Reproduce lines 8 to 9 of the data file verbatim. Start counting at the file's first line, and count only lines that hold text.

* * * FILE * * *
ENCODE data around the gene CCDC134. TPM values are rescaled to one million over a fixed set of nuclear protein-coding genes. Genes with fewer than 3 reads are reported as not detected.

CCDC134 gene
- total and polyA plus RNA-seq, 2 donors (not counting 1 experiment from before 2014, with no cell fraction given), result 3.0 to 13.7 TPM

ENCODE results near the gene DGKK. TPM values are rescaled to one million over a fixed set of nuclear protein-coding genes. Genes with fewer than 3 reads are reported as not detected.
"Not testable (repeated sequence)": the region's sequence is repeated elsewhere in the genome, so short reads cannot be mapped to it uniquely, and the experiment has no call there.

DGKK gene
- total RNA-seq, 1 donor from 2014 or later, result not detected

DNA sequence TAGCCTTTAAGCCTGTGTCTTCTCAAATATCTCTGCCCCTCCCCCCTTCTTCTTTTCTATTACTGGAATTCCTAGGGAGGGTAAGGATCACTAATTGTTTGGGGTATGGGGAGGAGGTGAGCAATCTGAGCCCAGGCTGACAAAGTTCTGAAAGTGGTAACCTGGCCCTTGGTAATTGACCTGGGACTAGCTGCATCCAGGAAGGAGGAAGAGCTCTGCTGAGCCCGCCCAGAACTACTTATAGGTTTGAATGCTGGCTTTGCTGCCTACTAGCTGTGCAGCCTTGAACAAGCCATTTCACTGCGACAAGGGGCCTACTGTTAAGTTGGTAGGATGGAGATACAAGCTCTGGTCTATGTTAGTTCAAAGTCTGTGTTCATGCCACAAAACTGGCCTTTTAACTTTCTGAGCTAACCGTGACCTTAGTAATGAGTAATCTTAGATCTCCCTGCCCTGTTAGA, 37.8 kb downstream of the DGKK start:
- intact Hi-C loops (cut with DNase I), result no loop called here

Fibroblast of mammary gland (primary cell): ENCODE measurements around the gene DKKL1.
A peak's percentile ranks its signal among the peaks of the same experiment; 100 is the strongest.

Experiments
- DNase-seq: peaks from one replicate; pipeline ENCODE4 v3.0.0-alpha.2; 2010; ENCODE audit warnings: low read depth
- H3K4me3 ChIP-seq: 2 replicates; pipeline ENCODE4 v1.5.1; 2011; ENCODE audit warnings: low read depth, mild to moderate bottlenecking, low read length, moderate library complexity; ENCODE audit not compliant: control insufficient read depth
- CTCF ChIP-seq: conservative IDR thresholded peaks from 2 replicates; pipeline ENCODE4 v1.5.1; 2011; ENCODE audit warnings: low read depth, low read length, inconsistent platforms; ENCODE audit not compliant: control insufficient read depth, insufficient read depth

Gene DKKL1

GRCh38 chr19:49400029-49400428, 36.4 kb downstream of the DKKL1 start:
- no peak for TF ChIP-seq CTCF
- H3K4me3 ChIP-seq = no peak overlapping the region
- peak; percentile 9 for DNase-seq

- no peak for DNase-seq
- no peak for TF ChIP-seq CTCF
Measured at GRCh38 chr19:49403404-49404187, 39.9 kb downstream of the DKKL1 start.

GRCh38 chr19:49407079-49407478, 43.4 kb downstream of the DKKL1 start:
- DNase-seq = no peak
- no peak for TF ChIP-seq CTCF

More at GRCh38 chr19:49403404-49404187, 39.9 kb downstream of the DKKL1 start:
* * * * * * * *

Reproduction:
DNA sequence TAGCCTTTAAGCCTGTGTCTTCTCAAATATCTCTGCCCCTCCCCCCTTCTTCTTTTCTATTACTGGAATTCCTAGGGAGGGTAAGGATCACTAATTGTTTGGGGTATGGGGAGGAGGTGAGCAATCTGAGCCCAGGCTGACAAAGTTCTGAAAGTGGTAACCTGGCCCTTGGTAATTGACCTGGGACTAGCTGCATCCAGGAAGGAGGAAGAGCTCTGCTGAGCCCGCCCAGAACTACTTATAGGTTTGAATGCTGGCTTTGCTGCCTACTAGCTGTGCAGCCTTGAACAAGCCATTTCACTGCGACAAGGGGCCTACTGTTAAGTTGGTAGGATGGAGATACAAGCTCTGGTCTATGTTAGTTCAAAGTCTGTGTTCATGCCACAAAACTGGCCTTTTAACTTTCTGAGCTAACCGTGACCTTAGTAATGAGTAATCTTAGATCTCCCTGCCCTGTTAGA, 37.8 kb downstream of the DGKK start:
- intact Hi-C loops (cut with DNase I), result no loop called here